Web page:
** Besides, President Clark bears a resemblance to UsefulNotes/LyndonJohnson, particularly since he comes to office with the assassination of his predecessor (the image of his inauguration looks just like the famous photo of Johnson's), that he turns out to have orchestrated, as some RealLife {{Conspiracy Theorist}}s claim [[WhoShotJFK happened]] with UsefulNotes/JohnFKennedy.
** JMS has written several episodes where he purposefully did not take a stand in the issue presented, but rather presented both sides and let the viewers draw their own conclusions. This hasn't stopped many people from claiming that such episodes are clearly (for/against) (their views/views opposing their own). One example of an inversion of this trope is the episode ''Confessions and Lamentations'', which is about a fresh outbreak of an alien disease that was believed to be spread through immoral behavior. A lot of people claimed this episode was meant as an allegory for AIDS, missing the fact that it's a closer parallel to the Black Death (which is even discussed in the episode itself). JMS has gone on record as stating that the point
of the internet, including some professional critics, stated episode was to say that Series/LukeCage was politicizing a commentary on police brutality towards black men. Some disease is never a good idea. He did, however, explicitly compare the Clark administration to George W. Bush in one of the show's creators even encouraged this sort DVD commentaries.
--->'''Creator/JMichaelStraczynski''': A lot
of thinking, doing our episodes are [[{{Applicability}} constructed to work as mirrors]]; you see what you put into it. "Believers" has been interpreted as pro- religion, anti-religion, and religion-neutral... "Quality" has been interpreted, as you note, as pro-capital punishment, and anti-capital punishment. We do, as you say, much prefer to leave the decision on what things like having Luke wear a black hoodie (which has become symbolic of mean to the Trayvon Martin shooting), viewer to hash out. A good story should provoke discussion, debate, argument... [[BarBrawl and remarking that it was time for a bulletproof black superhero. News outlets like Britain's Guardian had articles like 'A Bulletproof Black Man: Luke Cage is the superhero America needs now.' The actual show doesn't really say much about the matter; it focuses more on gang violence and Luke only comes into conflict with police after being framed for a crime (and even then, they don't use excessive force).occasional bar fight]].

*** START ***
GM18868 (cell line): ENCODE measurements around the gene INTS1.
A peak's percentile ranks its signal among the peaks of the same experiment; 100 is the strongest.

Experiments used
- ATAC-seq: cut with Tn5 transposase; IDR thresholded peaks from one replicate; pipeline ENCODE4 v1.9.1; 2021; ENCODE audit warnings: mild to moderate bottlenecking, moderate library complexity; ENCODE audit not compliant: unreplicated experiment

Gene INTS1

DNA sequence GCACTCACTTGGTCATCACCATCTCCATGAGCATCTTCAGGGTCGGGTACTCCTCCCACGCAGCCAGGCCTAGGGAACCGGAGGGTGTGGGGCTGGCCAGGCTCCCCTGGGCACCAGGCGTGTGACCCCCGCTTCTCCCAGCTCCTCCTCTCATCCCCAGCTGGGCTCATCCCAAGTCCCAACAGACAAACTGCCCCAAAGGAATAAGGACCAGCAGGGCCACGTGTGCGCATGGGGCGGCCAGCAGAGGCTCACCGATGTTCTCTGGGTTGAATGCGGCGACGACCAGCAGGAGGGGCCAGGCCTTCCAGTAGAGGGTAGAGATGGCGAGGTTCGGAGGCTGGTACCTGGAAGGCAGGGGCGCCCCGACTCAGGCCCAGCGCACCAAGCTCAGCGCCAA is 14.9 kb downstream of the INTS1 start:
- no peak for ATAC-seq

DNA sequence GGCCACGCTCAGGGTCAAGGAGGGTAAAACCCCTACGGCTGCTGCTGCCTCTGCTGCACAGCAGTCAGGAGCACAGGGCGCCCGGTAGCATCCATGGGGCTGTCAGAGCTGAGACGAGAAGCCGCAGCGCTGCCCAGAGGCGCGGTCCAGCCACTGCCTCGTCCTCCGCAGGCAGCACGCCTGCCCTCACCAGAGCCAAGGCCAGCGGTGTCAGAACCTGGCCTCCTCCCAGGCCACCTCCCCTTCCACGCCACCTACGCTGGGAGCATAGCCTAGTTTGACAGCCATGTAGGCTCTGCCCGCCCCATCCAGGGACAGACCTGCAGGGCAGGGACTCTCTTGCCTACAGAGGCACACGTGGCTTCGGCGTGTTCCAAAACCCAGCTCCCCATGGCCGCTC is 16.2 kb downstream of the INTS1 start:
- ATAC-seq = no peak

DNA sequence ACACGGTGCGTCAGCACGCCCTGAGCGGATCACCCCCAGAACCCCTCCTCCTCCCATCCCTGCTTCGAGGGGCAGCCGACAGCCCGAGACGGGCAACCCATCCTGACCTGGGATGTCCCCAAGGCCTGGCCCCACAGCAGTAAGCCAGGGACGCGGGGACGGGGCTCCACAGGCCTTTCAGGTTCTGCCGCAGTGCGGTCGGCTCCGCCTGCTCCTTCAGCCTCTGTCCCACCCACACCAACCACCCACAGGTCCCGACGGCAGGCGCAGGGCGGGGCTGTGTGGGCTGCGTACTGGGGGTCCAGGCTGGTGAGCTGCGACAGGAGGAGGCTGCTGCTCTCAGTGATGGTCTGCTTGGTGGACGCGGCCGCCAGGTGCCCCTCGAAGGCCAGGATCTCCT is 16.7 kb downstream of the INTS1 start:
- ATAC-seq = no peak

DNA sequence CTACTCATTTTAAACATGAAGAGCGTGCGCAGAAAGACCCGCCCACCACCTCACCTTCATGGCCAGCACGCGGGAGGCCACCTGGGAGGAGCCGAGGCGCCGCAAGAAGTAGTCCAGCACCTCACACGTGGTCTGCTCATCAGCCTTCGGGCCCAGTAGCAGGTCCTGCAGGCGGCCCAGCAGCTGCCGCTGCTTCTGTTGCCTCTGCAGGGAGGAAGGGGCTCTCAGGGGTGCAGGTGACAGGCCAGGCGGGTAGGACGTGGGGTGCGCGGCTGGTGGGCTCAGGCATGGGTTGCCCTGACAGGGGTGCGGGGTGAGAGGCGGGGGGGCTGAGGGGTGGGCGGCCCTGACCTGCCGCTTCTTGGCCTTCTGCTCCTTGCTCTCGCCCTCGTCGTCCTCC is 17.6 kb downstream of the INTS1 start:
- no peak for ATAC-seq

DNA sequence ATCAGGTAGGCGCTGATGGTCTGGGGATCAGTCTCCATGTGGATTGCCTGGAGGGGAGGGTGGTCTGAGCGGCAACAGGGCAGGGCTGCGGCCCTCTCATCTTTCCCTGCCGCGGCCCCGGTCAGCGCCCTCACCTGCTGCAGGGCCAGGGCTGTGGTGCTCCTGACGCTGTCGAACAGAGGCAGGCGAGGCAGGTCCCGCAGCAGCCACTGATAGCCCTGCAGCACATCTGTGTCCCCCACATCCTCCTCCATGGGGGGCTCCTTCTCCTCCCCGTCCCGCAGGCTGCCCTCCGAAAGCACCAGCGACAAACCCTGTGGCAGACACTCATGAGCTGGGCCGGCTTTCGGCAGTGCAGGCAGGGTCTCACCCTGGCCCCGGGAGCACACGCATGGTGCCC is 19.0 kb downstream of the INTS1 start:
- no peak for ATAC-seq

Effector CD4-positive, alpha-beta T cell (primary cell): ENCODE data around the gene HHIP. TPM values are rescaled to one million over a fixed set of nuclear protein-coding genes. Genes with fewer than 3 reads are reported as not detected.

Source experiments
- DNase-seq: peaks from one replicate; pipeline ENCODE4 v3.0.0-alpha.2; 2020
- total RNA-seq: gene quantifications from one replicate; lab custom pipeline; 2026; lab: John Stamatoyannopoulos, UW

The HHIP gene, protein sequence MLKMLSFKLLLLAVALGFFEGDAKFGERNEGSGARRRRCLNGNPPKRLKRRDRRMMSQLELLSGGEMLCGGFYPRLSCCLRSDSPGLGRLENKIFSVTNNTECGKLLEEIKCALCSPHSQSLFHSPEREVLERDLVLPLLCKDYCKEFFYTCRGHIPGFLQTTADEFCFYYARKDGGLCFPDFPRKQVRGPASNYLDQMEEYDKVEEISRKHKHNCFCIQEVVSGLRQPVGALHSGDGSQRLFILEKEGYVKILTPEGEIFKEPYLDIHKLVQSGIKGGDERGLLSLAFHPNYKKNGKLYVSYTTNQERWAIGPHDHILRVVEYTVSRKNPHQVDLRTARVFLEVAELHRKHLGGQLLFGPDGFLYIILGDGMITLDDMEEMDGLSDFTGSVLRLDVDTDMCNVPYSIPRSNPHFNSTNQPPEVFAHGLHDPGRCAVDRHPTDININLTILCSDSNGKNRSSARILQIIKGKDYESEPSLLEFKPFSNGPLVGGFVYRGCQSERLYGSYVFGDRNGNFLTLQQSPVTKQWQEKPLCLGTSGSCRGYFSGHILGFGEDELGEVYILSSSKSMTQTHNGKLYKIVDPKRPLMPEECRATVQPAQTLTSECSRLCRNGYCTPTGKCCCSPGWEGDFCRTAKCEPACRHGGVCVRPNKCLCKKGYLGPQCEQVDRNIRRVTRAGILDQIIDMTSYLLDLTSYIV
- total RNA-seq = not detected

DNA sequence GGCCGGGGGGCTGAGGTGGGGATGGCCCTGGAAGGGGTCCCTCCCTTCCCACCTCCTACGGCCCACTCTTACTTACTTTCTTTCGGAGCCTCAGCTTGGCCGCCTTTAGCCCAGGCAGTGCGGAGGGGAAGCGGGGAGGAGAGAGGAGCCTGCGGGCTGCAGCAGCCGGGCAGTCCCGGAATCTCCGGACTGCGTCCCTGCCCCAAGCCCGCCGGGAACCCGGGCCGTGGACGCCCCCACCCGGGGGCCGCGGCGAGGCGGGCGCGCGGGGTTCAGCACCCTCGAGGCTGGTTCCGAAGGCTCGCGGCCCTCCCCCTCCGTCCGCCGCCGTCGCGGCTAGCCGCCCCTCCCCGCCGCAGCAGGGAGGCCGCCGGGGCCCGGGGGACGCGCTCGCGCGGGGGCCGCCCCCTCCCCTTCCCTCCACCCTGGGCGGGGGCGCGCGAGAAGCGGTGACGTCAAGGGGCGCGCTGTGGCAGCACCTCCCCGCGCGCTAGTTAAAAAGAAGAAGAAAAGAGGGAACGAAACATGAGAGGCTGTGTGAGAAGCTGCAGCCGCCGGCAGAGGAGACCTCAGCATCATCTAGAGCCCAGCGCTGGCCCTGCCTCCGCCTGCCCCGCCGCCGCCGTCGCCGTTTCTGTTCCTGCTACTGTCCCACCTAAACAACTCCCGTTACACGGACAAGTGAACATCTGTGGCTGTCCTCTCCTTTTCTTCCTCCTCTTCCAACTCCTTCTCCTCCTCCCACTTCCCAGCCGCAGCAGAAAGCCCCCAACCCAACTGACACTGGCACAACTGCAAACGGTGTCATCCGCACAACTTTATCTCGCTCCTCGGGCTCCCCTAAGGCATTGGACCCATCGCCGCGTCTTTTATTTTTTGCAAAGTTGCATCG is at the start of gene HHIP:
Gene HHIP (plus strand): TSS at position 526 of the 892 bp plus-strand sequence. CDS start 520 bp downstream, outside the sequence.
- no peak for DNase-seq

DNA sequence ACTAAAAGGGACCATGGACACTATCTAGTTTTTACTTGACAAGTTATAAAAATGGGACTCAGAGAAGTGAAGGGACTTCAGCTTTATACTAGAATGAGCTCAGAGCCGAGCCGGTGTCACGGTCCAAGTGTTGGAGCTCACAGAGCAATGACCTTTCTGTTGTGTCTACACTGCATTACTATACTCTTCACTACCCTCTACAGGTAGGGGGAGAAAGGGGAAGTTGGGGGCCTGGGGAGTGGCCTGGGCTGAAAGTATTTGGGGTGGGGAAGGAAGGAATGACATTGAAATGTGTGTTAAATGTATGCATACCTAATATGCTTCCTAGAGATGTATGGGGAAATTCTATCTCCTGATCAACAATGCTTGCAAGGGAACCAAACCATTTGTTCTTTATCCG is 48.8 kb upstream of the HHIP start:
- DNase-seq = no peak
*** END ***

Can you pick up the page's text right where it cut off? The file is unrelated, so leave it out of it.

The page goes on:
* The third season of ''Series/StarTrekEnterprise'' drew heavily on current events. Earth is savagely attacked, apparently out of nowhere, and the NX-01 (bringing along a cohort of SpaceMarines) heads into a treacherous region of space to find the culprits. Many fans were afraid this storyline would be untrue to ''Trek'''s philosophy, but they needn't have worried: the aliens aren't all bad (though there are a few problems - like that the most humanoid ones get a FaceHeelTurn but the [[ReptilesAreAbhorrent reptilian]] Xindi stay evil (although [[YouHaveFailedMe you wouldn't say no to]] [[BadBoss the head reptile, either]]) and the [[BigCreepyCrawlies insectoids]] [[strike: stay evil]] get cold feet while in transit to Earth and are blown up by the reptilians for their troubles), Archer's new hard-edged attitude isn't always endorsed, and there's enough ambiguity all round to keep it from being StrawmanPolitical in either direction.
** Prior to that, a couple of first-season episodes -- "Fortunate Son" and especially "Detained" -- examined elements of the war on terror. But contrary to a common assumption, the decision to name the first season's bad guys "Suliban" happened long before 9/11. They ''were'' named after the Taliban, but only because Rick Berman thought that name had the exotic sound he wanted; [[FunnyAneurysmMoment no one was expecting it to become a household name]].
* A book claimed that ''Series/StargateSG1'' was white supremacist propaganda.
** This claim may be inspired by the fact that the ''only'' religion of old (and by extension its "gods", i.e. the aliens standing in as these gods, or who inspired it) that is portrayed as good is Myth/NorseMythology. Said "gods" are a race of [[SufficientlyAdvancedAliens Sufficiently Advanced]] [[TheGreys Grey Aliens]] called Asgard, who regularly help Earth (and the teams of the Stargate Command in particular, who earned their trust), while otherwise posing as benevolent gods to less advanced societies in the few times they show up on their planets. Basically any other religion that shows up is staffed by Goa'uld, who are always evil and incredibly selfish (there is one exception in Lord Yu, who never claimed to be a God, and who was the first Chinese Emperor).
** There is also an exception for the Abrahamic religions. Christianity gets directly mentioned exactly once in the series, and then in a (more or less) positive light. The TrueCompanions travel to a world where the people were culled from MiddleAges England. Daniel posits a theory (which turns out to be wrong) that the Goa'uld who controls this world may be posing as the {{God}} of the Abrahamic faiths. Teal'c dismisses this idea, stating that he's read Literature/TheBible and finds it impossible to imagine that any Goa'uld could be as benevolent as the deity from that book. Meanwhile the other two, Islam and Judaism, are never adressed at all. There ''is'' however a Goa'uld who poses as {{Satan}} and turned a planet/moon into hell just because he could.